Argentina has Brazil right where they wants them -- in the final of the Copa America.
Irked by the way in which they lost the Copa final to Brazil three years ago in Peru, Argentina were glad both teams set up a rematch in the final today.
Argentina were moments from winning the 2004 final in injury time until Adriano scored for 2-2 in the dying seconds, forcing a penalty shootout in which Brazil prevailed 4-2.
"It's a thorn I still have nailed to my back and I want to take it out," Argentina's Carlos Tevez said upon arriving in Venezuela three weeks ago.
That defeat, the first by Argentina to Brazil in nine Copa finals, made it easier for coach Alfio Basile to convince some of his best players to keep their boots on after the long European season. They haven't disappointed, justifying their pre-tournament favoritism by sailing through the first South American championship hosted by Venezuela.
Inspired performances by Lionel Messi, Tevez and Juan Roman Riquelme have helped the Albiceleste to a perfect 5-0 record, racking up a tournament-best 16 goals.
Argentina dispatched Peru 4-0 in the quarter-finals and Gold Cup runners-up Mexico 3-0 in the semi-finals, hijacking the jogo bonito (beautiful play) expected of their archrivals.
However, since making the final, the Argentines have been determined to play down hype that they were out to pay back Brazil.
"To focus in on the word revenge generates an obsession that can have a negative impact on the team's psychological health," midfielder Esteban Cambiasso said. "For us, the game is a great opportunity to be crowned champions, against a rival that we all want to play."
Unlike Argentina, Brazil were blown out by Ronaldinho and Kaka, who wanted a holiday. Robinho, whose six goals make him the tournament's top scorer, has filled in nicely but Brazil's younger team has still been inconsistent. They opened with a 2-0 loss to Mexico, edged Ecuador 1-0 in their last group match, crushed Chile 6-1 in the quarter-finals, and needed a penalty shootout to knock out Uruguay in the semi-finals.
"A lot of people, they say `Brazil doesn't play good, Brazil doesn't have the same team.' Of course, we are a new team that hasn't played together, with new players," Pele said this week. "But the most important thing is to represent your country in the finals and Brazil are doing that. It's something you have to respect."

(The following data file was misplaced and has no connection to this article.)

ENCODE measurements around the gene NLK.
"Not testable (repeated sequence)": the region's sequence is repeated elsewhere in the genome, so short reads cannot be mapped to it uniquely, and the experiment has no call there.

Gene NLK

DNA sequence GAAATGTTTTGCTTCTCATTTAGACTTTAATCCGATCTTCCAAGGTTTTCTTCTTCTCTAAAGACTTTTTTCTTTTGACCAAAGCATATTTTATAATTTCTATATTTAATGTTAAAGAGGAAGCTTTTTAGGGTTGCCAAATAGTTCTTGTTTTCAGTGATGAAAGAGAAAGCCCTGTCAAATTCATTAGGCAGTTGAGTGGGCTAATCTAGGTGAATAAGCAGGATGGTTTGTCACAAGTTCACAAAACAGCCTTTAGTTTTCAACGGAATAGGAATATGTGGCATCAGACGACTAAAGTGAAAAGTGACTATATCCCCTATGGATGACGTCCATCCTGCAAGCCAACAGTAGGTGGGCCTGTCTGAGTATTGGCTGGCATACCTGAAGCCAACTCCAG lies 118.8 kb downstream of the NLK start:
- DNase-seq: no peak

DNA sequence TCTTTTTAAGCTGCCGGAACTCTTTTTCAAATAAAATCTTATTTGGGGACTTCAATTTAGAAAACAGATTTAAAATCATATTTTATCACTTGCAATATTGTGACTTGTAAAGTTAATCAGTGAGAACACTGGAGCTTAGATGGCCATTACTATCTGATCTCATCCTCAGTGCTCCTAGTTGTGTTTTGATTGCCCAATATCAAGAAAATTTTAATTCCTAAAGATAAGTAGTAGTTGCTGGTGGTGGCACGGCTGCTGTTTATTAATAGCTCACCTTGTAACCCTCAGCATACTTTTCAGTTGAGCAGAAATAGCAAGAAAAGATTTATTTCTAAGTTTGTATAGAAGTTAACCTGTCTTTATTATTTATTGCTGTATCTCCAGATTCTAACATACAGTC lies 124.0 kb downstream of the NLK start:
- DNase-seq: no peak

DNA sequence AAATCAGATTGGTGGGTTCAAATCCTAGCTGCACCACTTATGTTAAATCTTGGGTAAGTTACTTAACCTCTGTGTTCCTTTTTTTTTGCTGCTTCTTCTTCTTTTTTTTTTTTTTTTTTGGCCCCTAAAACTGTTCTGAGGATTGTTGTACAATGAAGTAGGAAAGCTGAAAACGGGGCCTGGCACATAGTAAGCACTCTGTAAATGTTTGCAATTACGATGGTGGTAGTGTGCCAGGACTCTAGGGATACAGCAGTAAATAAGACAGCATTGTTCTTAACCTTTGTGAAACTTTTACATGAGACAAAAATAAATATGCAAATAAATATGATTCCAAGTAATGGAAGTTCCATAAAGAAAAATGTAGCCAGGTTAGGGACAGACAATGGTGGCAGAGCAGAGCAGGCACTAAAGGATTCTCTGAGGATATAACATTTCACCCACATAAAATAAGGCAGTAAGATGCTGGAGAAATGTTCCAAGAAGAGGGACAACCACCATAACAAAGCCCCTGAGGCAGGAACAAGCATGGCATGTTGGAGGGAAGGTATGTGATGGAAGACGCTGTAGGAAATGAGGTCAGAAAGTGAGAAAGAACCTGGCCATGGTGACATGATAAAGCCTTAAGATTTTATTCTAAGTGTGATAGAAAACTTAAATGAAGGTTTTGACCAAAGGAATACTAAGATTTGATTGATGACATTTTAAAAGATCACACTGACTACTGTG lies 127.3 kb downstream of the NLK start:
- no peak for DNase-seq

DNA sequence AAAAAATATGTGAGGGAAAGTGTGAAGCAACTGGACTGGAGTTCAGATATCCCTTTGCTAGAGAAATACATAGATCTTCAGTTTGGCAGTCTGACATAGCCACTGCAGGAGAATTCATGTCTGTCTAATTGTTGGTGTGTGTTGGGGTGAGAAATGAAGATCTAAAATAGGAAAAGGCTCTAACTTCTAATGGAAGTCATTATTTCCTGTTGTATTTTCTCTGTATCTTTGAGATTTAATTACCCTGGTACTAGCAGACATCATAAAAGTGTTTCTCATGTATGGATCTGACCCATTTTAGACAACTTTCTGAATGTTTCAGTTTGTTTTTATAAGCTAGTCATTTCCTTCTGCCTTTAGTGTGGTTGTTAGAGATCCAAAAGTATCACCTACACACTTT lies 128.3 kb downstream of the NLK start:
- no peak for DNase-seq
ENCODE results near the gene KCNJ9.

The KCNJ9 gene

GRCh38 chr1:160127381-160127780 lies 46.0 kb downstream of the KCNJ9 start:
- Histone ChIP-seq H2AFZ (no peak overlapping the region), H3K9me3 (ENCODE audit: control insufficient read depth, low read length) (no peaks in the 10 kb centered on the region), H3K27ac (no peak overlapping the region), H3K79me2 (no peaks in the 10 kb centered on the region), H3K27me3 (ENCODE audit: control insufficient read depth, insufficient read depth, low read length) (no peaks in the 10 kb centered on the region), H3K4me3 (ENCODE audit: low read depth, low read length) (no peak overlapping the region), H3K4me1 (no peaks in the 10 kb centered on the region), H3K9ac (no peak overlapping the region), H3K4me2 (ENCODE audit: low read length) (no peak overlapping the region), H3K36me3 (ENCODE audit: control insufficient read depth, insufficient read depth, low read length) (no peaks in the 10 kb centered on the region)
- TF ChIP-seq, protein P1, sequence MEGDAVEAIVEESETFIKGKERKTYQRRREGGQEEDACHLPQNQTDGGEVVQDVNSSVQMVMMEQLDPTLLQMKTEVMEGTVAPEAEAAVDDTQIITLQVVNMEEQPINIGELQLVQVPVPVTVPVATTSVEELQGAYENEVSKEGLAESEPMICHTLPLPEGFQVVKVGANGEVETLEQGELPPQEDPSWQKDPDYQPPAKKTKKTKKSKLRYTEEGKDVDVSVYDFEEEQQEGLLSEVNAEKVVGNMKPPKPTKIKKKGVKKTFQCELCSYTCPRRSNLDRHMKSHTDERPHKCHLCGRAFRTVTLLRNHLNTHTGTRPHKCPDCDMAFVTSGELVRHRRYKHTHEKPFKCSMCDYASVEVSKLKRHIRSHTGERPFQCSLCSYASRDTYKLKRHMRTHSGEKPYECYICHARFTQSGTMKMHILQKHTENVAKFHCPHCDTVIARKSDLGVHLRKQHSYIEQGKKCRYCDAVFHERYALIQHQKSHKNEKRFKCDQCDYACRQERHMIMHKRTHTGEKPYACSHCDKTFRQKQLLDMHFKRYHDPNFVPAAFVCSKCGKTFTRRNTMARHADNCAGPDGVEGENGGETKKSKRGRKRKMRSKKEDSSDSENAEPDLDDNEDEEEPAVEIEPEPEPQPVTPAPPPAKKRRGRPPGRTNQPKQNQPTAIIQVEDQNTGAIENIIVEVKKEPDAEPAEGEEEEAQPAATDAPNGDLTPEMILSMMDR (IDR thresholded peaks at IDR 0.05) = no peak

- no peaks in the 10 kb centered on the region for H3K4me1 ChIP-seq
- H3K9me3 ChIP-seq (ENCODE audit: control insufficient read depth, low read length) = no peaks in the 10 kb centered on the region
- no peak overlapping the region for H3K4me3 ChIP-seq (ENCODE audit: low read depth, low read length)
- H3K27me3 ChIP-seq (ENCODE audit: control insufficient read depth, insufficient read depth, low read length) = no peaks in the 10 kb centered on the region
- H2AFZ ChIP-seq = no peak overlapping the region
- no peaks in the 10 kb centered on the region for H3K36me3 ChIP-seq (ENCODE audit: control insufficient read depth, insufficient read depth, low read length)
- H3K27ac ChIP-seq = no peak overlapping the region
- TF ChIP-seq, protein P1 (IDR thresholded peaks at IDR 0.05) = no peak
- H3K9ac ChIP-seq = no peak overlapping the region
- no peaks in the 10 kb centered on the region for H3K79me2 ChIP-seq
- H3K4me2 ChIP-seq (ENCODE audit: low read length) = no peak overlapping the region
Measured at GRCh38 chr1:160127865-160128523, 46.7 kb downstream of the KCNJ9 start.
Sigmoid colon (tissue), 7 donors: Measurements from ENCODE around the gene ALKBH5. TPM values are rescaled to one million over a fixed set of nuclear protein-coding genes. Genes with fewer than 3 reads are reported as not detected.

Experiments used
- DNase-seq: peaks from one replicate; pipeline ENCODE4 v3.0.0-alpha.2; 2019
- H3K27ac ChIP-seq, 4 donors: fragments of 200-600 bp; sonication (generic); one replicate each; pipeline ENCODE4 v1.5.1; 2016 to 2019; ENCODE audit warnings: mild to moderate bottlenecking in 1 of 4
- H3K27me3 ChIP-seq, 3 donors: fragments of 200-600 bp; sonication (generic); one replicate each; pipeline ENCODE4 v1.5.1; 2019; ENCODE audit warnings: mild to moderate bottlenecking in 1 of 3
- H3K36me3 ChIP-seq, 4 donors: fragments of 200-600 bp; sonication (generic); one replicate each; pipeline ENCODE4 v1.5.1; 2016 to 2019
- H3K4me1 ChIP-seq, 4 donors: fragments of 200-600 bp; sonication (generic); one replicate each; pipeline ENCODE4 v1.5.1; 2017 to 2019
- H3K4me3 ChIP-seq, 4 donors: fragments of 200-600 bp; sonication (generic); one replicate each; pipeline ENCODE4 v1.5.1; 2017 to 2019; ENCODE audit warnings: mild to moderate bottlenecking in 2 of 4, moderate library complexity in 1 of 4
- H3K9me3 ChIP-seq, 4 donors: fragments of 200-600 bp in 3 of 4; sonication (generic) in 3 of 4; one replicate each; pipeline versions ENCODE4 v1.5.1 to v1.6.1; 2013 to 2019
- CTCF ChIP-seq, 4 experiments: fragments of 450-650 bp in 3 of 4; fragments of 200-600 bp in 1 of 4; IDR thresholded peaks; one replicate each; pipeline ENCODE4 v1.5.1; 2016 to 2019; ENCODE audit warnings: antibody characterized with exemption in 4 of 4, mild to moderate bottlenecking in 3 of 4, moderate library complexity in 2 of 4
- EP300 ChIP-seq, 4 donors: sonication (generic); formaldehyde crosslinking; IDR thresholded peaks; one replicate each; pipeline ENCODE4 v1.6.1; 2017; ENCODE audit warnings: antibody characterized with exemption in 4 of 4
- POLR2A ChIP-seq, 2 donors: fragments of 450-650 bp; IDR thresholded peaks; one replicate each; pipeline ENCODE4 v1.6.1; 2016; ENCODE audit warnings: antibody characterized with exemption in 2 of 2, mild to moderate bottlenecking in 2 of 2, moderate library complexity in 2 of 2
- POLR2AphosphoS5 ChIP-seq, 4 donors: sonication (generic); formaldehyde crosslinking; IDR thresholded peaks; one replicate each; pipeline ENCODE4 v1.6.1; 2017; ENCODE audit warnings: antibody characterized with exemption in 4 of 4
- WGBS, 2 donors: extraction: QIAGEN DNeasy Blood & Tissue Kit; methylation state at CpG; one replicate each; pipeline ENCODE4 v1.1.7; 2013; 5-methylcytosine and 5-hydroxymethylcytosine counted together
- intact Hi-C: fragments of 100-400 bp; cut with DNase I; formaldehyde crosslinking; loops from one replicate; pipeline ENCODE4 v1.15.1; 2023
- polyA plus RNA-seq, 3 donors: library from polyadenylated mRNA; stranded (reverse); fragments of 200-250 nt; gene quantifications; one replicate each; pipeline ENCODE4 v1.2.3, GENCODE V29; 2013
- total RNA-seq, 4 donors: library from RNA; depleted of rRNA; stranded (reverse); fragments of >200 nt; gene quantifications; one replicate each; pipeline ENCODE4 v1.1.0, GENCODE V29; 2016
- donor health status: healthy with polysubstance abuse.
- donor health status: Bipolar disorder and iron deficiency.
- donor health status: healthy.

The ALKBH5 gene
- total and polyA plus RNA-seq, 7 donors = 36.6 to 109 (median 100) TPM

The Argentines were the last people taking Brazil for granted, not only after what happened in 2004, but also because of games since in their storied rivalry.
Brazil won 4-1 to take the 2005 Confederations Cup, and 3-0 in London last September in Dunga's first match as coach. Midfielder Elano scored twice that day, and was expected to start today.
"There's no favorite when Argentina and Brazil play," said defender Javier Zanetti, one of six Argentine veterans of the 2004 loss who traveled to Venezuela.
Indeed, parity dominates the rivalry.
In 90 meetings since 1914 -- two years before the Copa America began -- Brazil have won 35 times to Argentina's 33, although Argentina have 146 goals to Brazil's 142.
Brazil have five World Cups to Argentina's two, but in the Copa America Argentina have ruled.
Argentina boast a 15-8-8 overall record in the tournament against their much larger neighbor.
The Argentines are tied with Uruguay for the most South American titles at 14, while Brazil were a distant second with seven, though they have prevailed in three of the last four editions of soccer's oldest international tournament.
Argentina's bid for their first Copa title since 1993 was likely to be without striker Hernan Crespo, despite his hopes of returning for the final after injuring his leg on a penalty kick during Argentina's 4-2 win over Colombia in group play.
Brazil will miss midfielder Gilberto Silva, who was automatically suspended after picking up his second yellow card against Uruguay.
"It's the big match, the one every player reaching the national team wants to play," said Brazil winger Daniel Alves, who will play against Argentina for the first time.
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